I start to get intrigued as Vanessa asks if someone is here with us, and what sounds like “yes” blurts from the radio. I can’t tell if it was just interference or an actual word. Some others in the group seem to think they heard the same thing. The OVILUS has announced a few random robotic words to the room, but nobody can make sense of them.
“Who is here with us?” Vanessa calls into the room. We all remain silent. I’m sitting on the floor with my arms resting on my knees when the crackling weakens and one word softly comes through the static.
“Edward,” a voice says.
Did I really hear that?
My eyebrows furrow and my mind races as others in the room gasp and some team members laugh and share greetings with the invisible entity who has apparently joined us in this nightmare circus.
Did I really hear that name? I must have, or did all 10 of us hear the exact same static and turn it into the exact same name? While that could be true for me and the Seekers, who were aware of the houses’ history, what about the two girls who paid to join the investigation? I think they heard it too and the Seekers never share the history with tour members.
I can feel sweat along my back even though the room is kind of cold as we stand and head to the next location – the attic.
As I breach the top of the stairs and step into the attic, a shadow looms in the corner; another of the animatronic beings used to scare patrons of the escape room. I walk past the arm chair, and sit down at the dining table placed in the centre of the room. A Ouija board sits in the middle. One of the team members sits down with me and flips the board over face down.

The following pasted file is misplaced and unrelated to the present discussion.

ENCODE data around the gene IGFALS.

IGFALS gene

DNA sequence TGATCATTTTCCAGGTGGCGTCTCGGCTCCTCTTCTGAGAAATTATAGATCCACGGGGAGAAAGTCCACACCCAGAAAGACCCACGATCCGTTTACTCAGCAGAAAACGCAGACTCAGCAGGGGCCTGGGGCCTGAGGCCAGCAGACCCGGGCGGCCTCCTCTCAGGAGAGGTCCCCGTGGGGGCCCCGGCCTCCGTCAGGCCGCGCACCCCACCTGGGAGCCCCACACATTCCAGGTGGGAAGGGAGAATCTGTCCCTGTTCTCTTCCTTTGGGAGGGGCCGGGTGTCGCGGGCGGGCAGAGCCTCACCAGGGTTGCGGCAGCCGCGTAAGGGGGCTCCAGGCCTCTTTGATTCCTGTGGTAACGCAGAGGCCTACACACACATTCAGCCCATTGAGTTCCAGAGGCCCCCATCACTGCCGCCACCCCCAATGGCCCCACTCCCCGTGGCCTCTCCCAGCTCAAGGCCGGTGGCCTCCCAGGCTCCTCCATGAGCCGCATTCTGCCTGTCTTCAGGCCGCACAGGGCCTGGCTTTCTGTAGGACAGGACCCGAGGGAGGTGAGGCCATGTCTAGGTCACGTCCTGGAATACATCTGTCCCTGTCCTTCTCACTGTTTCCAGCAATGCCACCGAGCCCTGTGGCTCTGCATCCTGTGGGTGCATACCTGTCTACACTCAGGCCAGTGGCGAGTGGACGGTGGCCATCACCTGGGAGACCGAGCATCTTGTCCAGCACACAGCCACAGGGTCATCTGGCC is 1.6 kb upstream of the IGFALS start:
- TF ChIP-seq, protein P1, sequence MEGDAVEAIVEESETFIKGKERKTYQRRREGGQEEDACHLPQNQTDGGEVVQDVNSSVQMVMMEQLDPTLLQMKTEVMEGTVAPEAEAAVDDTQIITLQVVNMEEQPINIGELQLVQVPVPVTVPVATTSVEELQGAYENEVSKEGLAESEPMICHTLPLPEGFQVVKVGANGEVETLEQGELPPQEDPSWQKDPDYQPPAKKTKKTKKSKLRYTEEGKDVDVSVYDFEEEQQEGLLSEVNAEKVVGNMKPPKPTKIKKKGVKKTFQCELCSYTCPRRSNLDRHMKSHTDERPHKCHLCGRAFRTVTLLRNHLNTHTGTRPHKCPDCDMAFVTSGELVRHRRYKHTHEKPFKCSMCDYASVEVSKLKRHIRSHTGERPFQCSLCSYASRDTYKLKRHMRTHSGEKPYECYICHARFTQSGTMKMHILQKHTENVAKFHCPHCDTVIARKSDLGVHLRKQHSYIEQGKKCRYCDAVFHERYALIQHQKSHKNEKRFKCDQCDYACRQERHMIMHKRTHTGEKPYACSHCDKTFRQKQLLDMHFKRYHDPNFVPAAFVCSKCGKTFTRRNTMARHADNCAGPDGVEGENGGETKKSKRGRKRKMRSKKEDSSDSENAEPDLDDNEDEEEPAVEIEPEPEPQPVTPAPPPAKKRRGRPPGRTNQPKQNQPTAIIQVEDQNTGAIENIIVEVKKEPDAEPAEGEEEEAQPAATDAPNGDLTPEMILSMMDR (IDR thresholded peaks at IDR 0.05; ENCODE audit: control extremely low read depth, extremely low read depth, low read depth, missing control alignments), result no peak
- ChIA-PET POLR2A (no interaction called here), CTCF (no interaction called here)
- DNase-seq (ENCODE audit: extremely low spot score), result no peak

It’s much of the same as the previous room, a lot of waiting and a lot of radio static. One of the brave girls who joined the investigation actually sits in the arm chair in the corner.
It’s mostly quiet, and the radio is providing little more than crackling noise when the OVILUS speaks up.
Quiet laughter fills the room.
There’s a faint knocking from the far wall and we all turn in that direction. Nobody can determine the final cause.
The OVILUS speaks again.
After a little while longer, we all agree it’s time to go back downstairs.
“You have your personal experiences and then you have a group experience,” Cross explains. “So personal experience is something you know yourself, and then they’ll be the group experience where two or three people will be like, did you just hear that? Or did you just see that?”
I say my goodbyes and give my thanks, but my mind keeps returning to that first room. It’s much colder outside and the wind has picked up, but a part of me is happy to be out of the house, even in the back alley where the shadows are much darker and the windows of the house look down at me as I drop into my car.
Did I really hear that? Cross says it’s not for her to judge.
“If somebody thinks they have an experience, it’s not for us to say, ‘oh no you didn’t.”
Perhaps I really did hear that.
This Saturday, Oct. 29, the Seekers are running a sold out investigation of the Canadian Automotive Museum. On Oct. 30, the group is taking part in a fundraiser for SikcKids Hospital at 51 Renfield Crescent in Whitby, where they will be answering questions and talking with attendees about their experiences and their investigations.